If, after the lifetime of an object has ended and before the storage which the object occupied is reused or released, a new object is created at the storage location which the original object occupied, a pointer that pointed to the original object, a reference that referred to the original object, or the name of the original object will automatically refer to the new object and, once the lifetime of the new object has started, can be used to manipulate the new object, if:

  • the storage for the new object exactly overlays the storage location which the original object occupied, and
  • the new object is of the same type as the original object (ignoring the top-level cv-qualifiers), and
  • the type of the original object is not const-qualified, and, if a class type, does not contain any non-static data member whose type is const-qualified or a reference type, and
  • the original object was a most derived object (1.8) of type T and the new object is a most derived object of type T (that is, they are not base class subobjects).

The above code doesn't satisfy requirement 2 from the above list.

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Link-time code generation doesn't help - same thing happens. –  Luchian Grigore Sep 18 '12 at 8:02
@LuchianGrigore: Maybe LTCG doesn't help yet, but it's an optimisation that's available to potential future compilers. –  j_random_hacker Sep 18 '12 at 8:12
@LuchianGrigore: gcc-4.7.1 optimizes the original code as posted into a call to operator new() followed by a call to operator delete() with -O3. Do you care to provide any supporting evidence for you claim? –  Maxim Egorushkin Sep 18 '12 at 8:18
@MaximYegorushkin you used gcc with visual C++? Because otherwise, you're not answering the question. This is about a specific compiler with a specific setting (-O2). And with visual C++, -O2 with link-time code generation yields the same result. –  Luchian Grigore Sep 18 '12 at 8:20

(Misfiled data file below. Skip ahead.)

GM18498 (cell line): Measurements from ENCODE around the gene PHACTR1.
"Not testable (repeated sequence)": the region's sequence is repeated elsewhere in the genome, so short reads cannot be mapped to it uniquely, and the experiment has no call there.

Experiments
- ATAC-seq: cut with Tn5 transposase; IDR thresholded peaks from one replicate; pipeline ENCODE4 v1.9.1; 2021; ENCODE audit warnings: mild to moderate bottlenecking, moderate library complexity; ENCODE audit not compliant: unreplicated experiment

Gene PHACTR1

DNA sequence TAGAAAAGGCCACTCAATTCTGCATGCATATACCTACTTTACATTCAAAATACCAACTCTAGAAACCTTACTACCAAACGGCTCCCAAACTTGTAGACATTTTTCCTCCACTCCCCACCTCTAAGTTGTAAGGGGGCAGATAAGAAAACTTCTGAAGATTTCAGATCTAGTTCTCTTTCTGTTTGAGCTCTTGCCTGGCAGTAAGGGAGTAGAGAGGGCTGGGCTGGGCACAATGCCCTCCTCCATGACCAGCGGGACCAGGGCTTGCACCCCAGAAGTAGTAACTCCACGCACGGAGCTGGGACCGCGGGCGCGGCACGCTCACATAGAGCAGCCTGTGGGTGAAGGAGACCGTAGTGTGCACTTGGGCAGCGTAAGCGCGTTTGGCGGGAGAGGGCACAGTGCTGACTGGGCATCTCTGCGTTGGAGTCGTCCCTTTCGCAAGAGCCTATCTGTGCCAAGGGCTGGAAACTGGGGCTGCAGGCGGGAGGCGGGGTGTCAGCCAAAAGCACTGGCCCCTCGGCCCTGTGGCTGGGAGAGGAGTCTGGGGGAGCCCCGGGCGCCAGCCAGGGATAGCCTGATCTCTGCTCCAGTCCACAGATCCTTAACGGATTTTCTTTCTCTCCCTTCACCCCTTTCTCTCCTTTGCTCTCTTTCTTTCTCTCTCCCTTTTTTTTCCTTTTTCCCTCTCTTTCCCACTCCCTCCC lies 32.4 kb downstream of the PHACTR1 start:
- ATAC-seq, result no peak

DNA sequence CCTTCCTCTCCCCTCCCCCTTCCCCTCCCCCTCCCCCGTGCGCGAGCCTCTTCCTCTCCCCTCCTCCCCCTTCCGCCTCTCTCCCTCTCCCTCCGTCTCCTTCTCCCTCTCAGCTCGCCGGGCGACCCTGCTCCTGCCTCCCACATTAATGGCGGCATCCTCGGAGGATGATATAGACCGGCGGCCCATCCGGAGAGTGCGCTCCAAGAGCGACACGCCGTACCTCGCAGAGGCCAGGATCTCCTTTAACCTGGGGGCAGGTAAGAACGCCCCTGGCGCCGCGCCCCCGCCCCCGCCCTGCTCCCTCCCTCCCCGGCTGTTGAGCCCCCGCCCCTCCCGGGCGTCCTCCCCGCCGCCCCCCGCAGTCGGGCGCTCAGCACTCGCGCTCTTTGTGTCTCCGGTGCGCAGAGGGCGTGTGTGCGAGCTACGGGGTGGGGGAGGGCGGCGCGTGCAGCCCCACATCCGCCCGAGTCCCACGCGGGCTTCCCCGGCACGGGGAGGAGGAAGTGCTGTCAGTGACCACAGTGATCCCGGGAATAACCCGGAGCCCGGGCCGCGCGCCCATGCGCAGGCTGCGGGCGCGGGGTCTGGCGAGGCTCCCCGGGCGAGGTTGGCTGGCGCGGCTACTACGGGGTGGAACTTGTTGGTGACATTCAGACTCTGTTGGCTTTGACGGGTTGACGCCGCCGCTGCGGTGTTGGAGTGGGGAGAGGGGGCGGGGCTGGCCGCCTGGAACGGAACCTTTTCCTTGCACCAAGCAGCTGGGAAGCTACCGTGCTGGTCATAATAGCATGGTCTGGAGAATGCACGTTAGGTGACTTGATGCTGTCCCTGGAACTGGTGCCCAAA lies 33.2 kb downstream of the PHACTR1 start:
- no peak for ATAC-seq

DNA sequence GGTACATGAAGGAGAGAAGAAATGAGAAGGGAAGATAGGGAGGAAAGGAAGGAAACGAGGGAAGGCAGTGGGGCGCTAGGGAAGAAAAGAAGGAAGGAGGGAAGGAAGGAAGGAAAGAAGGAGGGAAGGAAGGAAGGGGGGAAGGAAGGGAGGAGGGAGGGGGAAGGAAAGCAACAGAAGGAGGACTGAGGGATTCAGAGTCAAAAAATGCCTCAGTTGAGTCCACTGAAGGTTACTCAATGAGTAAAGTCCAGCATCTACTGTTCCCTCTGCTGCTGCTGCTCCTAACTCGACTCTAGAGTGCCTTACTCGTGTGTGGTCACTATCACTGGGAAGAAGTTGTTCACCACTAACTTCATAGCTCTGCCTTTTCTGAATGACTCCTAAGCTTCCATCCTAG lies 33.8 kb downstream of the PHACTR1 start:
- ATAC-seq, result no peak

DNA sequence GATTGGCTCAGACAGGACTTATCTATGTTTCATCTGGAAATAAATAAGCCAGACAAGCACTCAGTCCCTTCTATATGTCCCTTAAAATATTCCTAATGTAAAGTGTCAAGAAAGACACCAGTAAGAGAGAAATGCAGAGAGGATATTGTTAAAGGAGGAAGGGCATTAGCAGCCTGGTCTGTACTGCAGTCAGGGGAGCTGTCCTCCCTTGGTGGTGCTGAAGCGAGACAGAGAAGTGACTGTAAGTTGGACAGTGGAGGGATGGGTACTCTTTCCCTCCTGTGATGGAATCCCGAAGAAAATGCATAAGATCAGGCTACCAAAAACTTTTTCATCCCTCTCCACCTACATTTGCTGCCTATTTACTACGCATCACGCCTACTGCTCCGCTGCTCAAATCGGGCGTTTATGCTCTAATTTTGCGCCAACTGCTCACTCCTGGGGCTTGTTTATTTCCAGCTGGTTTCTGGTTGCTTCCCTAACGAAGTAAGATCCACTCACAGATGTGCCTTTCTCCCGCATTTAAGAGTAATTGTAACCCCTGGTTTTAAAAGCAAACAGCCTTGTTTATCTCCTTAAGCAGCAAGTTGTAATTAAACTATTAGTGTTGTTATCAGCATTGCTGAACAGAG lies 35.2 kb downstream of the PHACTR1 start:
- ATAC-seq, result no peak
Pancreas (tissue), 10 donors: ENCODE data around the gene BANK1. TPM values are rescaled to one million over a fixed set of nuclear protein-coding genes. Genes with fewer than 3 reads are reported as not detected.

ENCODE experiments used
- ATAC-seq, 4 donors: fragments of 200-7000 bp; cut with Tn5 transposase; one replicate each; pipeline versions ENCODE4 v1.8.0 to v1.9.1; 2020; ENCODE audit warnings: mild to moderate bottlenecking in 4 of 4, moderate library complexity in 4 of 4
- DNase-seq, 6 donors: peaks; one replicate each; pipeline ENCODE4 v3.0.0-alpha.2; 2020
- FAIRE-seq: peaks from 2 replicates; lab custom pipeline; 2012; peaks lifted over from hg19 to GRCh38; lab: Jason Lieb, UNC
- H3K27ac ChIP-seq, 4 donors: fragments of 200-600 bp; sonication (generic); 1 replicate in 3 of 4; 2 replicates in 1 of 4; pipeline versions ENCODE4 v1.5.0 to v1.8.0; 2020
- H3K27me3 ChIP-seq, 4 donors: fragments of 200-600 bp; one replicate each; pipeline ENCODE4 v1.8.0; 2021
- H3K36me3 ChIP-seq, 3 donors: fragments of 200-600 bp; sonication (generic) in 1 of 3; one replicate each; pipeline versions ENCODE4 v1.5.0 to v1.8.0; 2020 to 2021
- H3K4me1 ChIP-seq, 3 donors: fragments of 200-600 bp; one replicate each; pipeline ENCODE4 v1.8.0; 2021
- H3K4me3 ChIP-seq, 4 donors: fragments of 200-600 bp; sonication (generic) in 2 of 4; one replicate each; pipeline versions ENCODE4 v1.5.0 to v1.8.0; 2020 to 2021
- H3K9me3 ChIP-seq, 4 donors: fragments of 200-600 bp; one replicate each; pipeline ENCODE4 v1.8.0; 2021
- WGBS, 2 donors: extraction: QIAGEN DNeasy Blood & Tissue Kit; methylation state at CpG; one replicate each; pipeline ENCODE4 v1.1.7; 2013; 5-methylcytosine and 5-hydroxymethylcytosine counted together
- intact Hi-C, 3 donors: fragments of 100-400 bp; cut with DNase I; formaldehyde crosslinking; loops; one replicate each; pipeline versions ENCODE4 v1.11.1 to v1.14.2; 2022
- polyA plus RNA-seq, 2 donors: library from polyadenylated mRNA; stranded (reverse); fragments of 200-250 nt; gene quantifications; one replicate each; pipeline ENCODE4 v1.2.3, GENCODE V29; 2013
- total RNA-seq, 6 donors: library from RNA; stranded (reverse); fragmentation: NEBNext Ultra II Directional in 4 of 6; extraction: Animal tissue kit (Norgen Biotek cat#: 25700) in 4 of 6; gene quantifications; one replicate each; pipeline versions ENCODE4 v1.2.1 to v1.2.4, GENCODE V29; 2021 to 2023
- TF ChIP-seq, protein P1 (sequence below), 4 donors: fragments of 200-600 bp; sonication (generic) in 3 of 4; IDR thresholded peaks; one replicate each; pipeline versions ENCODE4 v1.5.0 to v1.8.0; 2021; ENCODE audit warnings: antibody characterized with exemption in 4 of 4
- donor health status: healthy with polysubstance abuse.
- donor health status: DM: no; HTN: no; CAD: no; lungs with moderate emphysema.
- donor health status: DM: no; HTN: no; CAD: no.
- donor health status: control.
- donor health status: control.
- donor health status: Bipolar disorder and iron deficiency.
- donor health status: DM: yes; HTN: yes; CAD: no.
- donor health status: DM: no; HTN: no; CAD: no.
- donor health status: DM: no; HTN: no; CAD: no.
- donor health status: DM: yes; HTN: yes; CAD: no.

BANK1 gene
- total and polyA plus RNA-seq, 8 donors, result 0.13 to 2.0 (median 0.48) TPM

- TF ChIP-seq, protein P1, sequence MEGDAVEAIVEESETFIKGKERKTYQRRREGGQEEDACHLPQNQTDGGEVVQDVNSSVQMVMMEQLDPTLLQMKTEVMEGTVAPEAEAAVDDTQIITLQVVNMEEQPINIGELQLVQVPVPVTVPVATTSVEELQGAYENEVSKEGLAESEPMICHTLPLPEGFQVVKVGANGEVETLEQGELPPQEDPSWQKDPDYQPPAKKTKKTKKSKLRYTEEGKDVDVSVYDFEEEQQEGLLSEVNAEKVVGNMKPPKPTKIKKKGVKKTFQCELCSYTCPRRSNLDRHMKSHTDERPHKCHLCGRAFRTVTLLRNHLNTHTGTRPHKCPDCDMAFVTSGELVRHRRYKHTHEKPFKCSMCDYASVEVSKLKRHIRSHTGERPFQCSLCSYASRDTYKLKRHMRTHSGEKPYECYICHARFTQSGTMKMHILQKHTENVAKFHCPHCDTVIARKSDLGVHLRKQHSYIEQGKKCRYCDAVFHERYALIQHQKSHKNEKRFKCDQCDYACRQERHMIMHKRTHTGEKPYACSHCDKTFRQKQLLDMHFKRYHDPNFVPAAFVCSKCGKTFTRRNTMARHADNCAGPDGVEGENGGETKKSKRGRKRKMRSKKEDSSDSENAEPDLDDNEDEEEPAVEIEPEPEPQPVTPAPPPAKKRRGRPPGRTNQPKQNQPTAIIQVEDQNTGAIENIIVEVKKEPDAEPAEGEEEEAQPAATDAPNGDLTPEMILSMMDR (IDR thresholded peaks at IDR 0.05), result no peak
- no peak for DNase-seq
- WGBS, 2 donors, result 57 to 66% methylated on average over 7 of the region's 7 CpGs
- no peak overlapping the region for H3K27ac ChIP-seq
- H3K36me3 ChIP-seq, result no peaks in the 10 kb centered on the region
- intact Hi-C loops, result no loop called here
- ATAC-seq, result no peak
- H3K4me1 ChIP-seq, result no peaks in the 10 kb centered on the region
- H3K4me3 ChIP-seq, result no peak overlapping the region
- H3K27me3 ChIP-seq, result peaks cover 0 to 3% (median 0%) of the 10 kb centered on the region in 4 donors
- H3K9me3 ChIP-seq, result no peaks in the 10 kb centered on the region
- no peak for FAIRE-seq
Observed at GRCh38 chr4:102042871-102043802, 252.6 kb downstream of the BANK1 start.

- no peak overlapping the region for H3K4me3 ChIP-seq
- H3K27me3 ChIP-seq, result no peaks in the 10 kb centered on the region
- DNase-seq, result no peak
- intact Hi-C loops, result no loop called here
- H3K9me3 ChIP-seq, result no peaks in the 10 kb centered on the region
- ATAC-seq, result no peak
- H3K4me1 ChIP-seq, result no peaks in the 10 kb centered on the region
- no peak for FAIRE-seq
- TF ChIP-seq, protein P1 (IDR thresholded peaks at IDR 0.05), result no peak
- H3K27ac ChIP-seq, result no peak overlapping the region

Not really. Creating anything except another Class in that space would be a giant pile of UB. The compiler does not have to concern itself with this potential scenario. –  Puppy Sep 20 '12 at 12:55

It is stored in esi to be saved between the calls to different functions.

The Microsoft convention says

The compiler generates prolog and epilog code to save and restore the ESI, EDI, EBX, and EBP registers, if they are used in the function.

so the pointer stored in esi will remain, but the this pointer in ecx might not.

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Okay, the start of object is stored in esi, but why is vptr read twice? –  sharptooth Sep 18 '12 at 8:09
Also keeping the vptr would require an additional register, like edi, which would then have to be saved and restored. Would that improve the code? Hard to tell. –  Bo Persson Sep 18 '12 at 8:37

To answer the question from the title first:

Yes, an object from a derived class changes its type during construction and destruction. This is the only case.

The code in the body of the question is different. But as Maxim correctly notes, you just have a pointer. This pointer may point (at different times) to two different objects residing at the same address.